Rather than give up on it, I rolled up my sleeves, grabbed a fork, and started shredding. It didn’t fall apart like a better roast might, but it did eventually yield to the tines, and I ended up with a couple of pounds of shredded beef. By further cooking this meat slowly in a seasoned, acidic tomato-based sauce I whipped up to try to save it, the meat became tender and the flavors got deeper into the fibers. The result was fantastic, a total “I meant to do that!” moment.

I phoned my kitchen brags to my mother and she said, “Oh, sounds like something we had growing up on the farm.”

My grandmother served cheap cuts of meat slow-roasted and stewed to tenderize them. My mother recalled a time her mother took bear meat—it was a different time, OK?—marinated it in vinegar overnight, then put it in a pot with crushed and stewed tomatoes over low heat. No one could tell it wasn’t beef, and guests were suitably impressed at the big reveal after the meal.

I am fairly certain my Slovak-speaking miner forebears had never been to the Canary Islands or Cuba. But perhaps grandmother had tasted Swiss steak, which similarly uses tomatoes to tenderize a lesser cut of meat.

Slovak ropa vieja? Obviously, the seasonings differed, and they didn’t have olives. But the concept remained. Grandma served it over mashed potatoes rather than with rice, a substitution I actually tried and liked with my leftovers, and one that lands between the Canary Island version with potatoes and Cuba’s sweeter, tomato-based stew.

Ropa Vieja

Most recipes will have you simmer the large chunk of beef directly with the tomatoes and other ingredients in a pot or Dutch oven before shredding the meat and returning it to the pot, but I am going rogue with this method of starting the meat in a slow cooker.

Serves at least 8 to 10

  • One 3-pound beef roast (top round, or chuck will work)
  • 2 medium yellow onions, sliced
  • 2 red bell peppers, sliced
  • 4 cloves garlic, minced
  • 2 teaspoons oregano
  • 2 teaspoons cumin
  • 2 teaspoons sweet paprika
  • 2 teaspoons smoked paprika
  • 1/4 teaspoon ground allspice
  • 1/4 teaspoon ground cloves
  • 2 teaspoons salt
  • fish sauce, to taste (optional)
  • 1/2 teaspoon black pepper
  • 1 cup chicken broth
  • One 28-ounce can crushed tomatoes or whole tomatoes, hand-crushed
  • 1 cup Spanish olives, roughly chopped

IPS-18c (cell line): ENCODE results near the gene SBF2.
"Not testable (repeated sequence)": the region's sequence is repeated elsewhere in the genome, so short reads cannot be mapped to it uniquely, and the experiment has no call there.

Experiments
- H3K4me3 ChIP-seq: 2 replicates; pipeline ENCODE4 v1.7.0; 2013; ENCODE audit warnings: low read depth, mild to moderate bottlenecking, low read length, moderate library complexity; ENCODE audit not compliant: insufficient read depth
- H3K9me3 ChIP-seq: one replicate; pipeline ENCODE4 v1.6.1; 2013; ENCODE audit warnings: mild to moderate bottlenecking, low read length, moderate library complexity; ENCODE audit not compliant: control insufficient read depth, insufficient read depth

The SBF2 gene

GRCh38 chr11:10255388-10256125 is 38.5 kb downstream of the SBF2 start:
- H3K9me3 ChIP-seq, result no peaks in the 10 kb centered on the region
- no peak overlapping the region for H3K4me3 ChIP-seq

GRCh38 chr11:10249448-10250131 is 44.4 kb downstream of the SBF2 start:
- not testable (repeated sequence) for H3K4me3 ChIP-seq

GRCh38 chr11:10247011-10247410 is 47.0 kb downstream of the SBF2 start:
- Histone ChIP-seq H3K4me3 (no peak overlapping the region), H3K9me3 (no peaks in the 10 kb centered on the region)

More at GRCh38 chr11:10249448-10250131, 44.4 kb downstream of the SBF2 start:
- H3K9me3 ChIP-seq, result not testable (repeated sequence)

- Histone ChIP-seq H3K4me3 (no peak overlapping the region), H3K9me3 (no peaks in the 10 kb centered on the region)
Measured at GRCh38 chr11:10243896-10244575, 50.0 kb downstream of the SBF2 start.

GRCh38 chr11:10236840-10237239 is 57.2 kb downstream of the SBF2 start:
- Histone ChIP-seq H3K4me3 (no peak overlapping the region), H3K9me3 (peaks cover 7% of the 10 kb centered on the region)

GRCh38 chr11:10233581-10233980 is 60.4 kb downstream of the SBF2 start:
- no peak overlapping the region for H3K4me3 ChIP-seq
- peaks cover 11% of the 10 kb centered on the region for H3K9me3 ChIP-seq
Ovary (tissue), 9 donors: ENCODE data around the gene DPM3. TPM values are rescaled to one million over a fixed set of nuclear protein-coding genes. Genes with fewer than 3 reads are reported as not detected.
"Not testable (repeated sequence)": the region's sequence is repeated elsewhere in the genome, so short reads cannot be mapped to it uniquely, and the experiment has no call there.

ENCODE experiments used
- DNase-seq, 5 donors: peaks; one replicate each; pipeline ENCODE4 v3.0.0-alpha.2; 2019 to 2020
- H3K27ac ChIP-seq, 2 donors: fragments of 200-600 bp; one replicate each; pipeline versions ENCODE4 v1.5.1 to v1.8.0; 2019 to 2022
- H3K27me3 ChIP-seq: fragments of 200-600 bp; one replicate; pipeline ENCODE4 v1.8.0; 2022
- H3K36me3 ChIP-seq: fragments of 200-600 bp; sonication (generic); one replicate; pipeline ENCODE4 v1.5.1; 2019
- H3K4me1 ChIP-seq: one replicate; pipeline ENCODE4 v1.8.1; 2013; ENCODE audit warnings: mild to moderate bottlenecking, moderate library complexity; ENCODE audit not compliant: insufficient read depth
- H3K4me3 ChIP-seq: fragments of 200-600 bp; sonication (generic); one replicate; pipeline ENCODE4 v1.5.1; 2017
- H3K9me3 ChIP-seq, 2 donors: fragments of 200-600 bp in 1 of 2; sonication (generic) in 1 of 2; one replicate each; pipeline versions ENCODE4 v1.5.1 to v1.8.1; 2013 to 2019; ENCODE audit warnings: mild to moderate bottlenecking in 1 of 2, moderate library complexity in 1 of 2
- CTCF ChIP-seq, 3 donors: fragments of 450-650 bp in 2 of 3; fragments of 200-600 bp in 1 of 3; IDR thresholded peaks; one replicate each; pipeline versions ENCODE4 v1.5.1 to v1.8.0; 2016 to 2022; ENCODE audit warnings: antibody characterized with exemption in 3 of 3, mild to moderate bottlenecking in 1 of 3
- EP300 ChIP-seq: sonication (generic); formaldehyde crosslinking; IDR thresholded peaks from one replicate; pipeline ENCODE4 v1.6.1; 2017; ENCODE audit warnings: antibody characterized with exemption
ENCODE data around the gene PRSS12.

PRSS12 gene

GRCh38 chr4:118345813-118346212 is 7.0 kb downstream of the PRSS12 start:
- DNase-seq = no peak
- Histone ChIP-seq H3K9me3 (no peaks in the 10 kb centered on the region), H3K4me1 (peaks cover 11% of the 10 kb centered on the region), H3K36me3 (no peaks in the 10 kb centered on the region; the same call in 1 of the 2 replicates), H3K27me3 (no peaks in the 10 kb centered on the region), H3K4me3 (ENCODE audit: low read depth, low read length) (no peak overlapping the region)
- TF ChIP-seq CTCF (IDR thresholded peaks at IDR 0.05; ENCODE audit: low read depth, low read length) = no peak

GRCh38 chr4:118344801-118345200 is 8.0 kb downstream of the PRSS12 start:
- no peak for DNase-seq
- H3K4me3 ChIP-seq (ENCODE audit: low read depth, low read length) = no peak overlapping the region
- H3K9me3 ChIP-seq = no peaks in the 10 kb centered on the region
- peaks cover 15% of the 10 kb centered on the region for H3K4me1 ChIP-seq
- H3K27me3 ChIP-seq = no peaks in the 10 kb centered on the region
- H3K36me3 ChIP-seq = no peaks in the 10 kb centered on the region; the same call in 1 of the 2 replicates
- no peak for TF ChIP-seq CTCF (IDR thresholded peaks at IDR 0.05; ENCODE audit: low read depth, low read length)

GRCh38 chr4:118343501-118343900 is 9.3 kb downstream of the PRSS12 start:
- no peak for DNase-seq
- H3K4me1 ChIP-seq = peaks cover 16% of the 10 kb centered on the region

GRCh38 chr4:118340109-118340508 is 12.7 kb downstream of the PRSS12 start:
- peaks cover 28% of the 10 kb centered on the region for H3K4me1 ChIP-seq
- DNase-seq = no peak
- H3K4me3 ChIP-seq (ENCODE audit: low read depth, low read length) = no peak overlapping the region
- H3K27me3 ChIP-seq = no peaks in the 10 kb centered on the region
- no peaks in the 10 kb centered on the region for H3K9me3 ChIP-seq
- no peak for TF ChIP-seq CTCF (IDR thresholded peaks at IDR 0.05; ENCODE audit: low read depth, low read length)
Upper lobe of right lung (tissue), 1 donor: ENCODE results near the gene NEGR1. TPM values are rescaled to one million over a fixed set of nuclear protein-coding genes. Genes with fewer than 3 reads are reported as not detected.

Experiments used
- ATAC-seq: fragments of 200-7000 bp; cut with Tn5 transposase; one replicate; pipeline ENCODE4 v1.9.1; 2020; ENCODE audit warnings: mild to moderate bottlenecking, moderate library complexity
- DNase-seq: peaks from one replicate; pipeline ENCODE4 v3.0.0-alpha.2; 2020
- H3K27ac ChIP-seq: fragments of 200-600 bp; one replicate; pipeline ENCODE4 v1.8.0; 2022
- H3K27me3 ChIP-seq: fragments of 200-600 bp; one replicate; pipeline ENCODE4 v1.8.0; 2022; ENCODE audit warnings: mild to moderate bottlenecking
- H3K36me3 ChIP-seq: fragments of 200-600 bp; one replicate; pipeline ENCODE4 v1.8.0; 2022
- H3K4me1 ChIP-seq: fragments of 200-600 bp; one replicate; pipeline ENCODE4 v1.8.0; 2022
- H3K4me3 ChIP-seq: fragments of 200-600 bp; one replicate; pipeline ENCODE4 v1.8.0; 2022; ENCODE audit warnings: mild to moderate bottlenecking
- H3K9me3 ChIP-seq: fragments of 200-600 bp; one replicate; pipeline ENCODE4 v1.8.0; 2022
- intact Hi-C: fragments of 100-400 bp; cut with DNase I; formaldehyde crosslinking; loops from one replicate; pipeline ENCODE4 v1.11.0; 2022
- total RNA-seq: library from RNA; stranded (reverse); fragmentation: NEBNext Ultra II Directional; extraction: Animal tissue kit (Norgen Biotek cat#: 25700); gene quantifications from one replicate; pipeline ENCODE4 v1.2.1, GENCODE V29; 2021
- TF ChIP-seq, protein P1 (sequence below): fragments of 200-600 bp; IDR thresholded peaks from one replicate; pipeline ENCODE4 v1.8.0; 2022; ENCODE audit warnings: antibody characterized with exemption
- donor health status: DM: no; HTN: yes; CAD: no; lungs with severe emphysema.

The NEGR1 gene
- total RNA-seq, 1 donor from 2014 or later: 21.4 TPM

• 1/3 cup chopped fresh cilantro

Pat the roast dry, season with salt and pepper, and use a large cast-iron pan to quickly sear, turning it with tongs to get as much of the surface browned as possible while not spending a lot of time on it. Place the roast in a slow cooker, along with one of the sliced onions, and set the pot on low. Walk away for four hours or longer. Check if it’s tender and remove. Shred with a fork.

Add a tablespoon of oil to a Dutch oven and cook the remaining sliced onions until they start to brown. Then add red pepper slices, cooking until they are soft, and then the garlic and spices, sautéing for a couple of minutes. Add the broth and crushed tomatoes, and simmer for five minutes.

Now add the shredded meat to the pot, bring to a boil, and then reduce to a simmer, covered, for 20 minutes. If the meat is tender to your liking, now add the olives and simmer uncovered to get your desired level of thickness for the tomato sauce. This might take 10 to 20 minutes more. Stir in half the cilantro. Only then should you salt to taste.

Serve with black beans and rice—or mashed potatoes?—sprinkling the remaining cilantro on top. A dash of lime juice and hot sauce is nice for the rice and beans. This dish makes for easy reheatable leftovers.

Kevin Revolinski is an avid traveler, craft beer enthusiast, and home cooking fan. He is the author of 15 books, including “The Yogurt Man Cometh: Tales of an American Teacher in Turkey” and his new collection of short stories, “Stealing Away.”  He is based in Madison, Wis., and his website is TheMadTraveler.com